There were two problems: one was that saving money, which is what many institutions wanted to do with this new found opportunity is quite different from making money. The other was that the emphasis appeared to  focus on volume rather than effectiveness. This harkens back to the earliest days of the dotcom boom when the use of metrics like eyeballs, or how many people clicked on a site, was confused with the notion that they would magically be transformed into cash-yielding customers.

That none of these dreams has yet come to pass is not surprising given the harsh realities of figuring out how to make money from the web. The more worrisome outcome is that many institutions have seized on this as a means of reducing their costs but without any sort of quality control to measure impact or outcomes. Some universities are now insisting that students take a certain number of courses online - even if they are resident at the institution - assuming that they want to graduate in the normal four year term. Why they should be paying to sit in their dorm rooms or rented apartments and watch someone on the web not yet been adequately explained. The implicit theory is that those offering degrees, certifications or other validations of learning know taking courses in person is more effective and popular - so they are now charging extra for the privilege.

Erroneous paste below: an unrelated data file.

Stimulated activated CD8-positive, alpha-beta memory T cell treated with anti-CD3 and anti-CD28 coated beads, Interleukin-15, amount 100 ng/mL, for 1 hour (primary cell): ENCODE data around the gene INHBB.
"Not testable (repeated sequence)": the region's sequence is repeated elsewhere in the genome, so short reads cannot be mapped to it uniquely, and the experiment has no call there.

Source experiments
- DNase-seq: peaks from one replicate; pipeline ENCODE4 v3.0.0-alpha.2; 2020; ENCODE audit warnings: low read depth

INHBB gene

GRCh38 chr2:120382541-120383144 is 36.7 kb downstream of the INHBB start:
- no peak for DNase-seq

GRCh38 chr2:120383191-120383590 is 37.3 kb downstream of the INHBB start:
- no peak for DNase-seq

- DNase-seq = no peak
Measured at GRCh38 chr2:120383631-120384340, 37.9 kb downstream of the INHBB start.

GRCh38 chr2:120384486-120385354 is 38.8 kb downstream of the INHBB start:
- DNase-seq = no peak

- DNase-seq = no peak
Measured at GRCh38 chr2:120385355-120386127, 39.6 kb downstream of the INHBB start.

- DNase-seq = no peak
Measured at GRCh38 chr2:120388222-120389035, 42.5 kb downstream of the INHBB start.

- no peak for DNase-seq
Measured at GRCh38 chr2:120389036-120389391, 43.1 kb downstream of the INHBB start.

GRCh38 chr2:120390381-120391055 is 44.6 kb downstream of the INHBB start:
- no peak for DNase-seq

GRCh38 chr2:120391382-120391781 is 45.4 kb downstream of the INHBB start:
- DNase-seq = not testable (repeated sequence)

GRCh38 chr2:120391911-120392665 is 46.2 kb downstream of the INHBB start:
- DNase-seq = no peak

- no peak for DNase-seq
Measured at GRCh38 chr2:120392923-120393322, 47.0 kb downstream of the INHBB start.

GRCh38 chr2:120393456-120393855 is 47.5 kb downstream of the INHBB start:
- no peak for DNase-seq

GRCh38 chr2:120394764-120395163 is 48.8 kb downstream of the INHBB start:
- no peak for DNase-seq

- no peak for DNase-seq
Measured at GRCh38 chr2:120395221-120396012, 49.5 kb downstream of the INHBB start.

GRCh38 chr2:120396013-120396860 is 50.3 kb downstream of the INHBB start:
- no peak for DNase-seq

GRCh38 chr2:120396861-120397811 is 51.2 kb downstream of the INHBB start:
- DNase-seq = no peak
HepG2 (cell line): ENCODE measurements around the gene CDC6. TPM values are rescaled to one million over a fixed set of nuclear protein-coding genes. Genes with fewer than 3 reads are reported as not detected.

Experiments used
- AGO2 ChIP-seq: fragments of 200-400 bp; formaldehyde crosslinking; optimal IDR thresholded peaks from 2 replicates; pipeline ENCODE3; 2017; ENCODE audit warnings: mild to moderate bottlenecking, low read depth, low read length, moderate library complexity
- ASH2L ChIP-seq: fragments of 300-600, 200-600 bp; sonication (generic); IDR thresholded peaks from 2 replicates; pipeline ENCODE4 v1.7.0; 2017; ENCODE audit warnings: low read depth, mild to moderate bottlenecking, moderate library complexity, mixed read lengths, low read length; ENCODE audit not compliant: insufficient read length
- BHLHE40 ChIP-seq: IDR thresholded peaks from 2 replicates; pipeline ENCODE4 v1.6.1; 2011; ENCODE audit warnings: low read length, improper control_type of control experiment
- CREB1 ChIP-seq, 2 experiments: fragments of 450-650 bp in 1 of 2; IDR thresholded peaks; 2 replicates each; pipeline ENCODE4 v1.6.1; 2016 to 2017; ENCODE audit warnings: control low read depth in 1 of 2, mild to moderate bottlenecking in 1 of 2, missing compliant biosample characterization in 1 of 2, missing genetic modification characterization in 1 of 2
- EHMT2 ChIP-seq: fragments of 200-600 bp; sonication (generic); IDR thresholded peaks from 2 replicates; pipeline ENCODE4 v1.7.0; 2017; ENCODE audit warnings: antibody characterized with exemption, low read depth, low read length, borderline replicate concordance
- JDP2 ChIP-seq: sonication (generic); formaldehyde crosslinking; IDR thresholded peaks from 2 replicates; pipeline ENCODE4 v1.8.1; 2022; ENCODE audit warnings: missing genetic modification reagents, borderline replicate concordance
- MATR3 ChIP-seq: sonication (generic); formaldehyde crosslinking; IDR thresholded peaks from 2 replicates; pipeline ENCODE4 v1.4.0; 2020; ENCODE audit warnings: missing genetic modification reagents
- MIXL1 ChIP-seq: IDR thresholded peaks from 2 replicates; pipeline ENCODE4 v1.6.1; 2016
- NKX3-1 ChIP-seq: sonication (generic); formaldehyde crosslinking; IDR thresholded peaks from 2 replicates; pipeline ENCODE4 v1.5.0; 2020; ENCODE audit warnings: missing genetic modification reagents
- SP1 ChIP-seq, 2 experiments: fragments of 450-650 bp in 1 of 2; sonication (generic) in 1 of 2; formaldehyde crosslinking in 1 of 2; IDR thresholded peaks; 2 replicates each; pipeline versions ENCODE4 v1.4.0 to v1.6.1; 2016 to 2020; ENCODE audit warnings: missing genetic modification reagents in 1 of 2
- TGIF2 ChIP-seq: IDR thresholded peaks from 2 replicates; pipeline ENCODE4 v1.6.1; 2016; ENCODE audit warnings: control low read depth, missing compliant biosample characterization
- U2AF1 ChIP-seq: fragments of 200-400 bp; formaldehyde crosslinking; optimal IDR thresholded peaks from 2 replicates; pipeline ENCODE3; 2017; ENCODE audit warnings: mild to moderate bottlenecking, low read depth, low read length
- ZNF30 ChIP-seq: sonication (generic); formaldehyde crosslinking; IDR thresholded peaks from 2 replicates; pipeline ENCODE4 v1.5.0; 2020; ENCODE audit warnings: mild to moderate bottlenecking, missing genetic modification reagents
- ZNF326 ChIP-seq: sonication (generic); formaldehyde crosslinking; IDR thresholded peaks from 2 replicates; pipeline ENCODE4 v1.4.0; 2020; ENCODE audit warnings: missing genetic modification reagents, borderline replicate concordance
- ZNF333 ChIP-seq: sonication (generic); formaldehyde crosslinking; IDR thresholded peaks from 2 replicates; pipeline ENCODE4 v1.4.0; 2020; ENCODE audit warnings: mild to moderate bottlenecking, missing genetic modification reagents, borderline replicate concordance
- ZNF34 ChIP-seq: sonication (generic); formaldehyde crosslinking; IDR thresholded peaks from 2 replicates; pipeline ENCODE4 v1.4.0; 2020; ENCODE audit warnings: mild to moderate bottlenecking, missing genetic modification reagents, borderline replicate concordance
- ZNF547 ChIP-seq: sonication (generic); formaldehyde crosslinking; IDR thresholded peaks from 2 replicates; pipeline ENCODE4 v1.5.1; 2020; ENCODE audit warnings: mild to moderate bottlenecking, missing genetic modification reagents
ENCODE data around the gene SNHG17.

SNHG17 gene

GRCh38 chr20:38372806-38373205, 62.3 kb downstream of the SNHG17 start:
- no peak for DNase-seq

Eventually society will figure out how to combine the online and offline to maximum effectiveness. It will also presumably get smarter about discerning the elements of value. JL

Dan Friedman reports in TechCrunch:

The future of online learning isn’t about accessibility: it’s about taking what we already know works offline and combining it with what you can only do online to create the most engaging experience. Quick fixes that sound good in the press don't work in the long term.

The Middle Class Is Not Buying Talk About Good Times: And They Have a Very Good Reason

Recent reports suggest that something of a financial rebound is under way. Job growth is more robust, 'average' net worth is recovering and one can almost hear strains of the band striking up 'Happy Days Are Here Again.'

Except, of course, that in the rush - once again - to parse the big data and leave the details to The Little People, those averages, when deconstructed, tell a very different story.

The reality appears to be that those who maintained the wherewithal to continue investing in securities, especially stocks, have seen their incomes and household net worth rise. But that effect seems to have impacted a very small slice of the demographic pie; and it happens to correspond with the very limited group who never suffered (much, in relative terms) during the financial crisis.